Hate crimes against Kilkeel memorials should not be minimised

DUP Justice spokesperson Joanne Bunting and South Down MLA Diane Forsythe have written to the Lady Chief Justice following the assertion from a judge that he was “not convinced” two separate attacks on memorials in Kilkeel constituted a hate crime.

By Joanne Bunting MLA

Belfast East

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The man was convicted of spitting and urinating on the memorial to Robert Hill Hanna in Kilkeel. Remembrance wreaths from the adjacent memorial to police and service personnel from the district were also ripped and throwing into a river. Both the PSNI and the prosecution considered the actions to constitute a hate crime, but District Judge Eamonn King was “not entirely convinced it was a hate crime because this is a 23-year old and he doesn’t understand what hate was”.

Joanne Bunting said, “The independence of our judiciary is an important principle that we should all cherish and protect. However, whilst independent they should also seek to live in the real world and ensure that justice is seen to be done. In this case both the PSNI and the prosecution considered the actions to constitute a hate crime. Any reasonable person might also ask what other motivation the judge in the case ascribed to this man if his actions were not driven by hatred and prejudice.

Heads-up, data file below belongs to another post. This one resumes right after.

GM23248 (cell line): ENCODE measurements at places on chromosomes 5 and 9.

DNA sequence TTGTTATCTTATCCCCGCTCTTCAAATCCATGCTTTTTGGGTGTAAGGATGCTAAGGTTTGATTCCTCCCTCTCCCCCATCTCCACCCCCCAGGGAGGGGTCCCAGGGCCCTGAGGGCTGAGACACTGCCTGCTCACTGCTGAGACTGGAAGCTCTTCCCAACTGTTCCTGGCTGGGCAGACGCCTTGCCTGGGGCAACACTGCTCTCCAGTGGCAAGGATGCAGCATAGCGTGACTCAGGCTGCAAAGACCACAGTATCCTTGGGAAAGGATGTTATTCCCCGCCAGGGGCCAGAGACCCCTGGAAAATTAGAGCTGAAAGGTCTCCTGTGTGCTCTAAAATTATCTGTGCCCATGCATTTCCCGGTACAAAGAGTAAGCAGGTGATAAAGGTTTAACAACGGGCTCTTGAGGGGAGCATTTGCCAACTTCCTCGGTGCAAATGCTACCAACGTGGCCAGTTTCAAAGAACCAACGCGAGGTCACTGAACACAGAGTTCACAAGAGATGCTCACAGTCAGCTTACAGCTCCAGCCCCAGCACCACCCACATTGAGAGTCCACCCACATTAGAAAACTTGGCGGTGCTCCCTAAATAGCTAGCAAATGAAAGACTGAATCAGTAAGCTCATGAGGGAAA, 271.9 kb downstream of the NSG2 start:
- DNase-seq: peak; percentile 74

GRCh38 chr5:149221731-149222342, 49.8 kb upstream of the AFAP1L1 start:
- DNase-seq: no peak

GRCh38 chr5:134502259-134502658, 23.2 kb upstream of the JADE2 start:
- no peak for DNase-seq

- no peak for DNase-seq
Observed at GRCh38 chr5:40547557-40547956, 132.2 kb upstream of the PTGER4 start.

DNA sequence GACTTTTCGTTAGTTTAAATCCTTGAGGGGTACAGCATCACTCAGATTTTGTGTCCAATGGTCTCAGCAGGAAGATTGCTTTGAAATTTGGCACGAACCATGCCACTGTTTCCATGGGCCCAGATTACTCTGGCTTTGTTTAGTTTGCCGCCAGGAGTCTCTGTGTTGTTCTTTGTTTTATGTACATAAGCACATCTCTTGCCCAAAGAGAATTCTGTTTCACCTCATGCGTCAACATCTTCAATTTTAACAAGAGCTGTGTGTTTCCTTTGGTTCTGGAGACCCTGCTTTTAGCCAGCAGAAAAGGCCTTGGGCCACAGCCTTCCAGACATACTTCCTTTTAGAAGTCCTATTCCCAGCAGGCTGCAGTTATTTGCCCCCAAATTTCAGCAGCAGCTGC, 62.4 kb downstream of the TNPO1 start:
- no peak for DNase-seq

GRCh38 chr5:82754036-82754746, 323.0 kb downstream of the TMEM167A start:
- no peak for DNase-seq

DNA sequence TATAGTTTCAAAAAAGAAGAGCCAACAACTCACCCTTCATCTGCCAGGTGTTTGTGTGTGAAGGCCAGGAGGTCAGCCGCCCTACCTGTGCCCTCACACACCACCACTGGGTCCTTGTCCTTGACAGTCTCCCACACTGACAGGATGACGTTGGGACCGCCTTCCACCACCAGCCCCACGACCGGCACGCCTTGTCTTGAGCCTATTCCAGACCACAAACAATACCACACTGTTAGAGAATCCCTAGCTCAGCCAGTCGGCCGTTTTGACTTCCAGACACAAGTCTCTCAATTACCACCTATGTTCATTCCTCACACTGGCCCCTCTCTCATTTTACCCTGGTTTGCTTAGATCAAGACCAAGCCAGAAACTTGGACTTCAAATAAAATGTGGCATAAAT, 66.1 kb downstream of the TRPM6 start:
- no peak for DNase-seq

It is important that the Lady Chief Justice review the case. It is only a few months since she had to provide advice and guidance to a judge following comments made to a sex offender.

Everyone knows the significance and importance of war memorials. Such comments from a judge send out a dangerous message that it is ok to engage in such an attack or that it is not equivalent to other such incidents. If we are to move forward in Northern Ireland, then it must be based on respect for all communities, but this does not send out a message that all hate crimes are treated appropriately or equally.”

South Down MLA Diane Forsythe added. “The statue to Robert Hill Hanna was only unveiled last summer and it recognises his heroism on the Western Front in 1917. Both this and the adjacent Newry & Mourne District Memorial are important focal points of remembrance for people in the area and an attack on them is particularly distressing, particularly for relatives of those commemorated. The attacks on these were in addition to another on the Reivers House Ulster-Scots centre in the town.

People within the area deserve an explanation of the rationale behind the judge’s comments. There should be no place for hate crimes in our society and when someone has been apprehended and brought to court it is beyond belief that anyone would seek to minimise those actions.”

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